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OBJECTIVE: Sudden gains were investigated in cognitive-behavioral therapy (CBT) for treatment-resistant depression (TRD). Client and therapist processes in sessions proximal to sudden gains were examined to better understand the antecedents of sudden gains and potential mechanisms linking them to outcome. METHOD: Participants were 156 adults with TRD in a randomized controlled trial of CBT as an adjunct to pharmacotherapy (Wiles et al., 2013). Depression symptoms were assessed by the Beck Depression Inventory-II at each session. In a subsample of 50 clients, audio-recordings of 125 therapy sessions were rated for hope, emotional processing, and therapist competence in case-conceptualization. RESULTS: Sudden gains were experienced by 54% of participants. Those with gains reported significantly lower depression severity at 12-month follow-up and more remission of symptoms than those without gains. Sudden gains also predicted lower depression at follow-up, beyond the slope of linear change in symptoms across treatment. Therapists demonstrated greater competence in case conceptualization with clients who reported sudden gains, and those with gains expressed more hope in sessions prior to a gain. In addition, more hope and emotional processing in the pregain sessions predicted less depression at follow-up, controlling for depression scores in the prior session. Better therapist conceptualization skills and more client hope in the baseline and pregain sessions were also associated with more emotional processing in those same sessions. CONCLUSION: This study extends the phenomenon of sudden gains in CBT for depression to a treatment-resistant population and identified important therapy processes that predicted long-term outcomes: hope and emotional processing. (PsycINFO Database Record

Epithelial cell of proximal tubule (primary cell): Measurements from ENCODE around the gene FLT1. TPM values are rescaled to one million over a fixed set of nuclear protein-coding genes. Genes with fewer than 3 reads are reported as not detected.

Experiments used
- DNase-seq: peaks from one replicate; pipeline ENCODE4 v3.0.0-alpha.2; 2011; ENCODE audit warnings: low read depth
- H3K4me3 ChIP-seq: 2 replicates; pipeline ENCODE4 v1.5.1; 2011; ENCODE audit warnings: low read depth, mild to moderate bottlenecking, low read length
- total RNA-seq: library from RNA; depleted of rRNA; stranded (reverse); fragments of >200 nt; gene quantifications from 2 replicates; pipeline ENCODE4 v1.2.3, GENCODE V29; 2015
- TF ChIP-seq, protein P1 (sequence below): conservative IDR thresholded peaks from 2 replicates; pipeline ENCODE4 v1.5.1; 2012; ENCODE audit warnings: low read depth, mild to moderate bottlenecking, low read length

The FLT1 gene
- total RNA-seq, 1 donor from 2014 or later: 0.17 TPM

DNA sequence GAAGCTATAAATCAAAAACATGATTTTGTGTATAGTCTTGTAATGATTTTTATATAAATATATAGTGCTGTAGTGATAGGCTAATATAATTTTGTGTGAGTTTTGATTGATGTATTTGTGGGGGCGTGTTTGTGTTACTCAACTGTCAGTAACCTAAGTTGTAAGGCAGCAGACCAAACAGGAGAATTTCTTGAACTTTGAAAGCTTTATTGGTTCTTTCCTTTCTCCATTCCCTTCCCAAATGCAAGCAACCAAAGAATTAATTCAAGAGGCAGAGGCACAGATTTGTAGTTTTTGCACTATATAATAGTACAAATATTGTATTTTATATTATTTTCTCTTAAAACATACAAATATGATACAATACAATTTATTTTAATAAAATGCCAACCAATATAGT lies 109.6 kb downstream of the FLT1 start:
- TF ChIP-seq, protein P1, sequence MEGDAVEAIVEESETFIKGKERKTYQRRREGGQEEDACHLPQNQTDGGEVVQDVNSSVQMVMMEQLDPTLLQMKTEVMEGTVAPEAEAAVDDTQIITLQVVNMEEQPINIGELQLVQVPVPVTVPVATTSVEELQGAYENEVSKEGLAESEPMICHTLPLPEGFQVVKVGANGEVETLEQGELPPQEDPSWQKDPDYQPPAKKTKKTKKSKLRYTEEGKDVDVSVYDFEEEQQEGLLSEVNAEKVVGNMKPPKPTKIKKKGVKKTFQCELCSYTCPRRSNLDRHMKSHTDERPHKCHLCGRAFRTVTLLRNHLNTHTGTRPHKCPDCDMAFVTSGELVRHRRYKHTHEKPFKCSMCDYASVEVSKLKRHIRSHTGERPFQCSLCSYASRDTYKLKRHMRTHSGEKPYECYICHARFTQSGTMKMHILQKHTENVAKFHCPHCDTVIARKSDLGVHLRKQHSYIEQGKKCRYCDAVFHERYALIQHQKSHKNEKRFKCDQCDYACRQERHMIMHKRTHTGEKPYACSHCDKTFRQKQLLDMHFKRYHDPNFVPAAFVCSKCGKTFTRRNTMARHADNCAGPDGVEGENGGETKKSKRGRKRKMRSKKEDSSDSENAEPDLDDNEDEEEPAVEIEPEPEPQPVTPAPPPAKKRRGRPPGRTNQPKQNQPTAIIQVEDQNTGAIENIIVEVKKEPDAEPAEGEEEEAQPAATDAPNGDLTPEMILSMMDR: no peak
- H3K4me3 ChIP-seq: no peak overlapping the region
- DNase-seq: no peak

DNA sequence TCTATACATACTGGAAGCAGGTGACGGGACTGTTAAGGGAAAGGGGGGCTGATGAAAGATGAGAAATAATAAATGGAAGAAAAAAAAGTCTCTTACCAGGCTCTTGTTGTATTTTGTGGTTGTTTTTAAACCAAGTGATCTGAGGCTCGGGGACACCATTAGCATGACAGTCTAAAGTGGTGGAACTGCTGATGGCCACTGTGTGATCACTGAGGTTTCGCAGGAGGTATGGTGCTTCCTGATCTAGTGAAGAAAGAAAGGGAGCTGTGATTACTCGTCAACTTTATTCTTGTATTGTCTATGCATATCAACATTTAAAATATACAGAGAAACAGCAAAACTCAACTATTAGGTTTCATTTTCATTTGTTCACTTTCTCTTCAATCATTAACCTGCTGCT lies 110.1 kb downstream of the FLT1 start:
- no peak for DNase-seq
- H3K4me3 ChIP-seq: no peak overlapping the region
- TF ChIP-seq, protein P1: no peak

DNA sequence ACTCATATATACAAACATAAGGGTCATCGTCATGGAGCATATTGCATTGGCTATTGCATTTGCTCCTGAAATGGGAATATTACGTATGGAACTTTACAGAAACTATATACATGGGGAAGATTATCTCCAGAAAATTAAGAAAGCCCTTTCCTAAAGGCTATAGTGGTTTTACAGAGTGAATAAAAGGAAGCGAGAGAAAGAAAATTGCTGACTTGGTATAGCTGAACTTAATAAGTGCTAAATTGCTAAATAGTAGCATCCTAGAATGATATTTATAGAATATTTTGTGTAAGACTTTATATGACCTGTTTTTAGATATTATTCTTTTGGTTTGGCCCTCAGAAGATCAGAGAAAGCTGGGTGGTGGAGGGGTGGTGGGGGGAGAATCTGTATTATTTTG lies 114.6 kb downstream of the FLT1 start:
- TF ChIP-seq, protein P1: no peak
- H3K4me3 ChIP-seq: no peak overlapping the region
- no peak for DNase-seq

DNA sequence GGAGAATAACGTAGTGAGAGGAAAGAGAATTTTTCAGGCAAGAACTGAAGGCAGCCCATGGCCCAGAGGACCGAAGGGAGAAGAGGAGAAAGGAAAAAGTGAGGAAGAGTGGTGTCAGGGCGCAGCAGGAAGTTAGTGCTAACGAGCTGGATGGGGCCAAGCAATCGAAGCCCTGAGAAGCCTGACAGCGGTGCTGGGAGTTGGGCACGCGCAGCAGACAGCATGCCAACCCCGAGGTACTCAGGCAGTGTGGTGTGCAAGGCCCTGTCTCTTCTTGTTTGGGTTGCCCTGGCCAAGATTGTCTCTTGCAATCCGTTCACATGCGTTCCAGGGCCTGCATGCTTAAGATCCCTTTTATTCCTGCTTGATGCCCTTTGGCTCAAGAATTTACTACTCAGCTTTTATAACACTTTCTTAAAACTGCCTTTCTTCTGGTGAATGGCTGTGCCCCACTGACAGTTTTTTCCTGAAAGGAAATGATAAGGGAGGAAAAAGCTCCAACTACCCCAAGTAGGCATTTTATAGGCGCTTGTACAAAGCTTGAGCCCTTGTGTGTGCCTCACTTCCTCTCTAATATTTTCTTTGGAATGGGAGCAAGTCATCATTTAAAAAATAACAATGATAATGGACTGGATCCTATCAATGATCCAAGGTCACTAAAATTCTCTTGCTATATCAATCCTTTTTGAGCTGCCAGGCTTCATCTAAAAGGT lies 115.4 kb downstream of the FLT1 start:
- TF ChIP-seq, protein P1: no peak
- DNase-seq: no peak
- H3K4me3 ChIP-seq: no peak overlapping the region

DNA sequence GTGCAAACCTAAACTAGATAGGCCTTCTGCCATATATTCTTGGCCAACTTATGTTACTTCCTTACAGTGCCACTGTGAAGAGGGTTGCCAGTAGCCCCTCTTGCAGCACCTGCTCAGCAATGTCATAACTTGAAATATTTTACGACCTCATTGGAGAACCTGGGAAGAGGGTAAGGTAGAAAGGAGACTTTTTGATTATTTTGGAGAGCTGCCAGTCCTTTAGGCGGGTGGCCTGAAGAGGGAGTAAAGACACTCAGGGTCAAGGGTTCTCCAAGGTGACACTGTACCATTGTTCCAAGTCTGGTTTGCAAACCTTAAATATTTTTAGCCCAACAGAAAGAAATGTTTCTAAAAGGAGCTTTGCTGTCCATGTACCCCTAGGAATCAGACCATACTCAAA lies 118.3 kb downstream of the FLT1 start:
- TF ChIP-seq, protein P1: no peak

Original publication

DOI

10.1037/ccp0000101

Type

Journal article

Journal

J Consult Clin Psychol

Publication Date

08/2016

Volume

84

Pages

726 - 737

Keywords

Adult, Cognitive Therapy, Depressive Disorder, Treatment-Resistant, Female, Humans, Male, Outcome and Process Assessment (Health Care)